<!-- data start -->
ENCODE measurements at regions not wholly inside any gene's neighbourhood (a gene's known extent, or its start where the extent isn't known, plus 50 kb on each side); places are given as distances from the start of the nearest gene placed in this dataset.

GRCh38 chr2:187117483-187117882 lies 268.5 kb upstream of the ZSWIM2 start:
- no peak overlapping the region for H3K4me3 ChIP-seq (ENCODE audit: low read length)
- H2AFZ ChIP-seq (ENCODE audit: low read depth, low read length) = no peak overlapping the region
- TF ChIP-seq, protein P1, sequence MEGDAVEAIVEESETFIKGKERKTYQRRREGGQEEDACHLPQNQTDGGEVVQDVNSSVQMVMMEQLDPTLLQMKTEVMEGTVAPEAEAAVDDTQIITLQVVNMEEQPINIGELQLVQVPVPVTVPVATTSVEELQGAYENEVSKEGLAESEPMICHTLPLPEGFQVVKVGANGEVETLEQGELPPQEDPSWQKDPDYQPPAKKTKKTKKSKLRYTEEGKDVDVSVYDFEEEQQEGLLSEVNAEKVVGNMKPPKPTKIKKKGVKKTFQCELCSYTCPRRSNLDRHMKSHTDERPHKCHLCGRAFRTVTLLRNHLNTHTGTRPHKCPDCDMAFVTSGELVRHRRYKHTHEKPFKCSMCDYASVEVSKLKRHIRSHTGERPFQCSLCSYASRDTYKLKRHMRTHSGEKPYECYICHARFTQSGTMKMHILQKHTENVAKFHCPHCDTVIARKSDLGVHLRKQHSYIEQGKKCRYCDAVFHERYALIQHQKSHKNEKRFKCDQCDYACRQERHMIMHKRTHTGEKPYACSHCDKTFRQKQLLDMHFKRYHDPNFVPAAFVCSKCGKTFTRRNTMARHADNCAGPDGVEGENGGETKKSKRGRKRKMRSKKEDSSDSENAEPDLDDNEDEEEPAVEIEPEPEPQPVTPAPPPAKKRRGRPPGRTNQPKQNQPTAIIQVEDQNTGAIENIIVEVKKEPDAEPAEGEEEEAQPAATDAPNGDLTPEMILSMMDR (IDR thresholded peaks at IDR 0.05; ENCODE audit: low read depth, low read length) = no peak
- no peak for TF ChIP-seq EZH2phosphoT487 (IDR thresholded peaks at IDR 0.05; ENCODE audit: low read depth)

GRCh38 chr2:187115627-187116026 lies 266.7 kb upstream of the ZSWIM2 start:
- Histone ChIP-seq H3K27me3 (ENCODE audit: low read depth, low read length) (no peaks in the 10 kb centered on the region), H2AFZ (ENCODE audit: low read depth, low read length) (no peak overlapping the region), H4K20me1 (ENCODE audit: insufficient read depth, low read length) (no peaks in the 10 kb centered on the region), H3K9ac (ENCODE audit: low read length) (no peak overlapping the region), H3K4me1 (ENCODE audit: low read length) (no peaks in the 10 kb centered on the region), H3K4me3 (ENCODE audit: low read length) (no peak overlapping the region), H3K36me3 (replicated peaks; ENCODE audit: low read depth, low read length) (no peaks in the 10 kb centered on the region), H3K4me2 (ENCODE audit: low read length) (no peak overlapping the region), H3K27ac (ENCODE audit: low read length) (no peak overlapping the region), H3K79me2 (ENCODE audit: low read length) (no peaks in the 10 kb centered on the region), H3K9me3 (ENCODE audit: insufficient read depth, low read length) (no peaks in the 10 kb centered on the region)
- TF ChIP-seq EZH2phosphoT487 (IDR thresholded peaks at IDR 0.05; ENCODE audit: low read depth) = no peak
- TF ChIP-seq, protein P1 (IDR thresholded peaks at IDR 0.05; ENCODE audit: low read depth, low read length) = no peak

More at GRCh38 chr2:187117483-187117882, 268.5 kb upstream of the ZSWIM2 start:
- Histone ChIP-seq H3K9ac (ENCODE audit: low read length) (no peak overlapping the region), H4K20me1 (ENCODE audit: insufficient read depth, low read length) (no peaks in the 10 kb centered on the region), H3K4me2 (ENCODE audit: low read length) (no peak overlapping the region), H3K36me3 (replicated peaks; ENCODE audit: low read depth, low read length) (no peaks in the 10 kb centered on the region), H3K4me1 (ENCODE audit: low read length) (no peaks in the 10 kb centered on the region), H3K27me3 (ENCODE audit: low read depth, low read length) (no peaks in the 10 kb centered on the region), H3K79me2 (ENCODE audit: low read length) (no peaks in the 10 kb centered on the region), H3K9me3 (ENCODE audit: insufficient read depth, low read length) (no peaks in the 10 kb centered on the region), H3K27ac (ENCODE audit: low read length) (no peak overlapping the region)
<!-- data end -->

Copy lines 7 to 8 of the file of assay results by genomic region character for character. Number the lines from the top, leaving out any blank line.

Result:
GRCh38 chr2:187115627-187116026 lies 266.7 kb upstream of the ZSWIM2 start:
- Histone ChIP-seq H3K27me3 (ENCODE audit: low read depth, low read length) (no peaks in the 10 kb centered on the region), H2AFZ (ENCODE audit: low read depth, low read length) (no peak overlapping the region), H4K20me1 (ENCODE audit: insufficient read depth, low read length) (no peaks in the 10 kb centered on the region), H3K9ac (ENCODE audit: low read length) (no peak overlapping the region), H3K4me1 (ENCODE audit: low read length) (no peaks in the 10 kb centered on the region), H3K4me3 (ENCODE audit: low read length) (no peak overlapping the region), H3K36me3 (replicated peaks; ENCODE audit: low read depth, low read length) (no peaks in the 10 kb centered on the region), H3K4me2 (ENCODE audit: low read length) (no peak overlapping the region), H3K27ac (ENCODE audit: low read length) (no peak overlapping the region), H3K79me2 (ENCODE audit: low read length) (no peaks in the 10 kb centered on the region), H3K9me3 (ENCODE audit: insufficient read depth, low read length) (no peaks in the 10 kb centered on the region)